Expert Corner: How to Find the Motivation for Detox and Rehab

Expert Corner: How to Find the Motivation for Detox and Rehab

Expert Corner QuestionI’m tired of how my life is going. I hate myself half the time, but I don’t think I can do rehab. Every time I’ve had to go without heroin for any length of time, it has been awful. I mean seriously awful. Like I didn’t know that kind of pain and stress existed. If I do rehab, I’m going to have to detox. And that scares the hell out of me. But I also know how weak I am. And the thought of relapsing and then having to go through detox more than once would be a complete nightmare. I mean: why even start? I may have a lot of problems right now, but I can’t think of much worse than how bad detox would be. How do people do it? How do you get the motivation and strength to get through that part?

 

Elevate Expert Answer

I will try to say this without sounding careless, because I really do care. But here goes: Of course you hate yourself. You are addicted to heroin. You feel physically trapped by a drug that will make you sick and delusional if you don’t have it regularly. You probably have to lie, cheat or steal to support your habit. When you get high, you have a momentary break from all of the pain, suffering, guilt and shame, only to have it all kick in again in a few hours. What a miserable existence. I’d hate myself too. But recognize that is not WHO YOU ARE, it is what you are going through. You need to go to rehab, now.

When most people think of detoxing from heroin, they panic. So your thoughts and feelings are normal. However, you are lying to yourself. You are telling yourself that detoxing will be so bad that it’s not worth getting off heroin and that’s just plain wrong. It’s the only way out of the trap.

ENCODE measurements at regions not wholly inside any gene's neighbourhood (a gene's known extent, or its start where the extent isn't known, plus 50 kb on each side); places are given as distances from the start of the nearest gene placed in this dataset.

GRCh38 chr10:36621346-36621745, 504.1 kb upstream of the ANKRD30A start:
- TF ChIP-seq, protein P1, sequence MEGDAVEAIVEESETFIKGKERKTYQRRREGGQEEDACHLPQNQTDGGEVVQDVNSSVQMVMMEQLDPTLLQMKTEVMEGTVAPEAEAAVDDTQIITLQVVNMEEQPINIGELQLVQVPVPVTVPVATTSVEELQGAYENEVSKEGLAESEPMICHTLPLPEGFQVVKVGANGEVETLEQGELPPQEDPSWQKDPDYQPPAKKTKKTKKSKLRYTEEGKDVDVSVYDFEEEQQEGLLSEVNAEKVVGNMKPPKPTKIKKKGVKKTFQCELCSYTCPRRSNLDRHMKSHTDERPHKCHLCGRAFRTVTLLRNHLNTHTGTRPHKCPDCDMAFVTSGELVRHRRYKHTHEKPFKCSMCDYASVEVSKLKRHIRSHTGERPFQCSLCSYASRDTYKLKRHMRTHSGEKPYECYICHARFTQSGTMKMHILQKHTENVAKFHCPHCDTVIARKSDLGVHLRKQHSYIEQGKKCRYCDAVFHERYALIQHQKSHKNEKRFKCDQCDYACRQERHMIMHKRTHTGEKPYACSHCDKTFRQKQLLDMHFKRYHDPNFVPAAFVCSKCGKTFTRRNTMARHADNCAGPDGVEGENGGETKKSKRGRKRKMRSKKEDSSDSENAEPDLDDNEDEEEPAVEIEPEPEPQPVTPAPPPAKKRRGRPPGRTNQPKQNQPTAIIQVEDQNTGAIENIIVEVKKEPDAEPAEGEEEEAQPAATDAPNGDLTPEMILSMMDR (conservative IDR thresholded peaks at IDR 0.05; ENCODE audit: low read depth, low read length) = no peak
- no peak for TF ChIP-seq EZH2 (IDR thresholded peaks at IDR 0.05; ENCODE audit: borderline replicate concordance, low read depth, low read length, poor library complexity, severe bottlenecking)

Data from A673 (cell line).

This isn’t 1970, it is 2017. Most legitimate rehabs can help you detox in a way that is safe and comfortable. A proper medically-assisted protocol prescribed by a doctor can step you down in a way that is perfectly manageable. All you need is the desire to do it and hopefully support of compassionate people. Most people who detox from heroin at Elevate tell us that it was their easiest kick ever and they were motivated to get through it because of the support from everyone around them. So please believe me when I tell you that what you have in mind is much, much worse than what you’d actually experience in a decent rehab.

If you really want a hard and brutal kick from heroin, get arrested. In jail, no one cares. You’ll get thrown into a room with a plastic bag to puke in and a hard cot to (not) sleep on. If you’re lucky you will get some over the counter anti-diarrhea pills and some Pepto-Bismol. Other inmates will tell you to shut up if you are making too much noise, while you are sicker than you’ve ever been and feel like you want to die. You won’t die, you’ll just want to at times. The guards don’t care how you feel and their job is to just keep the inmates from beating you up if you piss them off with your puking or diarrhea. You will have no support, no treatment and no one will care how you feel. How does that detox sound?

Opiate addicts almost always have to break the law to support their habit and I fear it’s just a matter of time before you are arrested. Let me save you that horrible experience. Get yourself into rehab right now. If you have family, ask them for help. Regardless of any financial support, if there is someone who can help walk you through the process, it is much easier. Call us at Elevate and we can guide you. If you aren’t a fit for our program, we can help you find something you can qualify for. Don’t keep living the lie, get some help and you’ll start to find yourself again and realize life can be so much better than you imagined if you can get off the heroin.

Dan Manson, Elevate Addiction Services PresidentAnswered by: Dan Manson
Elevate Addiction Services President
Disclaimer: The Expert Corner is a place for an open, honest discussion about addiction that cuts through the buzzwords and clichés to bring you real, unfiltered answers. However, Dan’s responses are not intended and should not be taken as medical or psychiatric advice. Keep the conversation going by sharing your own thoughts or submitting a question to Dan.

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